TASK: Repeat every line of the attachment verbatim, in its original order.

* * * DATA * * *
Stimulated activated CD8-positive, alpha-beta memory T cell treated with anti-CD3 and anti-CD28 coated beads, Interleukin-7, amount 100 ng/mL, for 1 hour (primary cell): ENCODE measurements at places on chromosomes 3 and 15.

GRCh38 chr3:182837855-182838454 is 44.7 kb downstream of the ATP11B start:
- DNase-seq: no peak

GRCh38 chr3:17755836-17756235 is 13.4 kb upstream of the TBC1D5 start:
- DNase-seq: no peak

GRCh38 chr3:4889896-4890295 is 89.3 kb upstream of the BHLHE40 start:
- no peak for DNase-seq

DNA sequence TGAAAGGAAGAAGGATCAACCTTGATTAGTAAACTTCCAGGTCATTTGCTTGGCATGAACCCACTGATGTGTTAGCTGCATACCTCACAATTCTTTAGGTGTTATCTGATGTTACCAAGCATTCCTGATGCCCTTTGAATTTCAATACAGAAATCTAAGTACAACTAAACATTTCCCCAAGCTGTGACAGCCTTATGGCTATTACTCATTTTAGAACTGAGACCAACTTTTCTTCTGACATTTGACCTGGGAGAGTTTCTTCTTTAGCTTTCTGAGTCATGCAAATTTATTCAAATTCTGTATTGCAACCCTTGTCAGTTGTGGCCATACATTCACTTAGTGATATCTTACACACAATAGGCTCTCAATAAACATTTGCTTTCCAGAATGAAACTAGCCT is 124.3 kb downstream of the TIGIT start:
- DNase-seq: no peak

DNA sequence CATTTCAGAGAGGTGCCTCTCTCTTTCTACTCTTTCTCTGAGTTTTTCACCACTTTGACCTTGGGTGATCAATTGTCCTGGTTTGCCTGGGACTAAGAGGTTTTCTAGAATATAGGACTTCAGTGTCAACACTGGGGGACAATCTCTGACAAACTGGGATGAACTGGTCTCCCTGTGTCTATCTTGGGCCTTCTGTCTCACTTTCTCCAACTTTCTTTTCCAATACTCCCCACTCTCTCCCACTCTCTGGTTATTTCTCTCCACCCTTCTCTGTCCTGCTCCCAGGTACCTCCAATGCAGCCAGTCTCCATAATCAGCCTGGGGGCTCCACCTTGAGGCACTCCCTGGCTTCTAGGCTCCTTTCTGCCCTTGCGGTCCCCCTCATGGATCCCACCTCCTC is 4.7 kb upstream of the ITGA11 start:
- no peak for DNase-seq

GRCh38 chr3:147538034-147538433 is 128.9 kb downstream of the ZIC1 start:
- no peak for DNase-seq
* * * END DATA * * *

Stimulated activated CD8-positive, alpha-beta memory T cell treated with anti-CD3 and anti-CD28 coated beads, Interleukin-7, amount 100 ng/mL, for 1 hour (primary cell): ENCODE measurements at places on chromosomes 3 and 15.

GRCh38 chr3:182837855-182838454 is 44.7 kb downstream of the ATP11B start:
- DNase-seq: no peak

GRCh38 chr3:17755836-17756235 is 13.4 kb upstream of the TBC1D5 start:
- DNase-seq: no peak

GRCh38 chr3:4889896-4890295 is 89.3 kb upstream of the BHLHE40 start:
- no peak for DNase-seq

DNA sequence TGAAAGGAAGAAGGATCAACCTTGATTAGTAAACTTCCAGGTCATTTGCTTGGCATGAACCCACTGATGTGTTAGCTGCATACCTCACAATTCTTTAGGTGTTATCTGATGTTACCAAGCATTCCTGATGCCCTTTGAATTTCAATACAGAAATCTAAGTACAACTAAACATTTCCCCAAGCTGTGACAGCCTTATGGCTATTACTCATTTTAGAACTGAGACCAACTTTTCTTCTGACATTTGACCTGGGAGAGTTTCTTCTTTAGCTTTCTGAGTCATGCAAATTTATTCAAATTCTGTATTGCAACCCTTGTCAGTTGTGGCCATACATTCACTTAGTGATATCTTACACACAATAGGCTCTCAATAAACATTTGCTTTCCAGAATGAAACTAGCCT is 124.3 kb downstream of the TIGIT start:
- DNase-seq: no peak

DNA sequence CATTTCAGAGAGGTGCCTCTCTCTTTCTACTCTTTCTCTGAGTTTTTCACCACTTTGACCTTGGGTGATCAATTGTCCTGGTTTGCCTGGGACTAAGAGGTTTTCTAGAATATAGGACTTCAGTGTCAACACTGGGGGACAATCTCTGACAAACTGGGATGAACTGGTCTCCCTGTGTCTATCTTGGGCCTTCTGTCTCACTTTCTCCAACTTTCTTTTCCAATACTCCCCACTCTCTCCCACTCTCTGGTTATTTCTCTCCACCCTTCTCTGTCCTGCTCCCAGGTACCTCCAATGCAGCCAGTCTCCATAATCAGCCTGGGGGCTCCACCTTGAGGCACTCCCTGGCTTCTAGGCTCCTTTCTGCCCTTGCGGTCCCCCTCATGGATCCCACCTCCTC is 4.7 kb upstream of the ITGA11 start:
- no peak for DNase-seq

GRCh38 chr3:147538034-147538433 is 128.9 kb downstream of the ZIC1 start:
- no peak for DNase-seq